Evaluation/Initial Session:  $165.  These visits cost a bit more due to the extra time needed to begin to synthesize an optimal path to your goals.  Treatment is also included in this visit.

Follow-up sessions: $135/hour

(Payment is expected at the time of service.  We do offer a discount for cash or check payment: $150 for evaluation; $120 for follow-up.)

How do I pay?

We accept cash, personal checks, credit cards, and Paypal for payment.  There is a Paypal button on our website under Patient Info for those interested in making an online payment on their account.   

Do you offer any discounts?

Yes, there is a 10% discount for cash payment.

What is your cancellation policy? 

Kindly give 24-hour notice, so that we can schedule someone that is waiting for an appointment in your place.  Without 24 hour notice, you will be charged for your appointment time.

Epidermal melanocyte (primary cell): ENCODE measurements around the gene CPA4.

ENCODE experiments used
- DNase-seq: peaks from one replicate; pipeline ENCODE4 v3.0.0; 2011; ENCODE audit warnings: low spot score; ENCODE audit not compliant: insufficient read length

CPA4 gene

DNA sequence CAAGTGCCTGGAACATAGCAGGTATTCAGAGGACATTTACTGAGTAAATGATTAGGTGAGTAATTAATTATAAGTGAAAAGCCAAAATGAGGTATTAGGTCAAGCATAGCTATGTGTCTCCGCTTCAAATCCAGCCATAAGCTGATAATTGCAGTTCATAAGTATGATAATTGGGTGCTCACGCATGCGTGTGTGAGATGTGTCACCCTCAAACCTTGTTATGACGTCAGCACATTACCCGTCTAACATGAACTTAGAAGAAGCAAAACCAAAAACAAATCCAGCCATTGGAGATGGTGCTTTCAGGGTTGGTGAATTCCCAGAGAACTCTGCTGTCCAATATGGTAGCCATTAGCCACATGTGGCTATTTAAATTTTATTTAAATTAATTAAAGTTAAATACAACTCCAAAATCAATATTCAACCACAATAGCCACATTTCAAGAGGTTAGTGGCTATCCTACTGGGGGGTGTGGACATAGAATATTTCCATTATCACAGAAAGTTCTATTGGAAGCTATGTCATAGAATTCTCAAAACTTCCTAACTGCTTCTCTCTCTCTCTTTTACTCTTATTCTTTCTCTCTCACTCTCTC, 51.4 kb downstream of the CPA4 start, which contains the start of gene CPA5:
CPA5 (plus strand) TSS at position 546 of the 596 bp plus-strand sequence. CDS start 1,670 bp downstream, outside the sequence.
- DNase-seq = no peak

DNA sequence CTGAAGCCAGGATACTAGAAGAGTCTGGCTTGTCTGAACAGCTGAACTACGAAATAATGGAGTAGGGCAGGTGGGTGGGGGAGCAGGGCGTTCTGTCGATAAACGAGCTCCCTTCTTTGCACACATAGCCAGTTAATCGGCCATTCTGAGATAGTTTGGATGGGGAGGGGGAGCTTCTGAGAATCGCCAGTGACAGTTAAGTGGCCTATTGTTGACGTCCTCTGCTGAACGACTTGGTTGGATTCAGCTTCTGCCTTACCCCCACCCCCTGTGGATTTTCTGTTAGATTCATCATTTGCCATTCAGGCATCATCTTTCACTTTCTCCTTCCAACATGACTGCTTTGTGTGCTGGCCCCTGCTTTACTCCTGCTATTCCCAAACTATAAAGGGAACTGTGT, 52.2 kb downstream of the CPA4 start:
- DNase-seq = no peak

What are your office hours? 

By appointment only, Monday-Thursday.

Do you bill insurance?

The short answer is “no”, with the exception of car accidents billing to auto insurance.  I do not contract “in-network” with any health insurance.  However, most private health insurance plans have “out-of-network” benefits and allow you to submit your own claims for physical therapy.  If you have a high deductible plan, your out-of-pocket cost to see me as private pay may be the same or even less than the amount to see an in-network provider.

Can I submit my physical therapy bills to my health insurance for reimbursement?